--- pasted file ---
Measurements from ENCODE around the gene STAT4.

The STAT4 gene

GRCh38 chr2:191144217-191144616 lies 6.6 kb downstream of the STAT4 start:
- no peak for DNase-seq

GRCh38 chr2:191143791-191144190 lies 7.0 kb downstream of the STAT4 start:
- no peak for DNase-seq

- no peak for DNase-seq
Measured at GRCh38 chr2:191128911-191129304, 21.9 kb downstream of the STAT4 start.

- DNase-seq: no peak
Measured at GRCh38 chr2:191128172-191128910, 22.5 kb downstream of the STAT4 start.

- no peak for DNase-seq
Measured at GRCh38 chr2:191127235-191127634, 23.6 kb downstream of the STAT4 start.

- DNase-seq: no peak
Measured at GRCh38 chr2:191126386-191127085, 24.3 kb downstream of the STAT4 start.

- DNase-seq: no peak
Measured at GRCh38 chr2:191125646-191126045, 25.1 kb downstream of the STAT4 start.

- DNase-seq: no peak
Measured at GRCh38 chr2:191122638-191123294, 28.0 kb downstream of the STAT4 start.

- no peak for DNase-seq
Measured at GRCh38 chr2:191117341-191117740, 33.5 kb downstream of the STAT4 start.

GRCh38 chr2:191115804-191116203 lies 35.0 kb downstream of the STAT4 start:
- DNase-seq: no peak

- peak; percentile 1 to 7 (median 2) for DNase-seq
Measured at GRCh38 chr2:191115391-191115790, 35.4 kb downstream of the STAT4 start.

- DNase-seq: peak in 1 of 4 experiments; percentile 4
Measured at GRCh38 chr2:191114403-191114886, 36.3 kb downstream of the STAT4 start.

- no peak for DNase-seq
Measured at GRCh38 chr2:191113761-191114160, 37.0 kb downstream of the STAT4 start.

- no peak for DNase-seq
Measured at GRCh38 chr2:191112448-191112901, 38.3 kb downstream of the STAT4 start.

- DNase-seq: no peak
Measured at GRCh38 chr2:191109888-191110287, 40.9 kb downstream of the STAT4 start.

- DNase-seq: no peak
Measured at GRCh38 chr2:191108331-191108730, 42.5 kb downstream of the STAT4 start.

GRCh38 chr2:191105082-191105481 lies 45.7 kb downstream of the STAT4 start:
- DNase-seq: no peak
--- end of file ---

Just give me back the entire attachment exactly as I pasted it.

Measurements from ENCODE around the gene STAT4.

The STAT4 gene

GRCh38 chr2:191144217-191144616 lies 6.6 kb downstream of the STAT4 start:
- no peak for DNase-seq

GRCh38 chr2:191143791-191144190 lies 7.0 kb downstream of the STAT4 start:
- no peak for DNase-seq

- no peak for DNase-seq
Measured at GRCh38 chr2:191128911-191129304, 21.9 kb downstream of the STAT4 start.

- DNase-seq: no peak
Measured at GRCh38 chr2:191128172-191128910, 22.5 kb downstream of the STAT4 start.

- no peak for DNase-seq
Measured at GRCh38 chr2:191127235-191127634, 23.6 kb downstream of the STAT4 start.

- DNase-seq: no peak
Measured at GRCh38 chr2:191126386-191127085, 24.3 kb downstream of the STAT4 start.

- DNase-seq: no peak
Measured at GRCh38 chr2:191125646-191126045, 25.1 kb downstream of the STAT4 start.

- DNase-seq: no peak
Measured at GRCh38 chr2:191122638-191123294, 28.0 kb downstream of the STAT4 start.

- no peak for DNase-seq
Measured at GRCh38 chr2:191117341-191117740, 33.5 kb downstream of the STAT4 start.

GRCh38 chr2:191115804-191116203 lies 35.0 kb downstream of the STAT4 start:
- DNase-seq: no peak

- peak; percentile 1 to 7 (median 2) for DNase-seq
Measured at GRCh38 chr2:191115391-191115790, 35.4 kb downstream of the STAT4 start.

- DNase-seq: peak in 1 of 4 experiments; percentile 4
Measured at GRCh38 chr2:191114403-191114886, 36.3 kb downstream of the STAT4 start.

- no peak for DNase-seq
Measured at GRCh38 chr2:191113761-191114160, 37.0 kb downstream of the STAT4 start.

- no peak for DNase-seq
Measured at GRCh38 chr2:191112448-191112901, 38.3 kb downstream of the STAT4 start.

- DNase-seq: no peak
Measured at GRCh38 chr2:191109888-191110287, 40.9 kb downstream of the STAT4 start.

- DNase-seq: no peak
Measured at GRCh38 chr2:191108331-191108730, 42.5 kb downstream of the STAT4 start.

GRCh38 chr2:191105082-191105481 lies 45.7 kb downstream of the STAT4 start:
- DNase-seq: no peak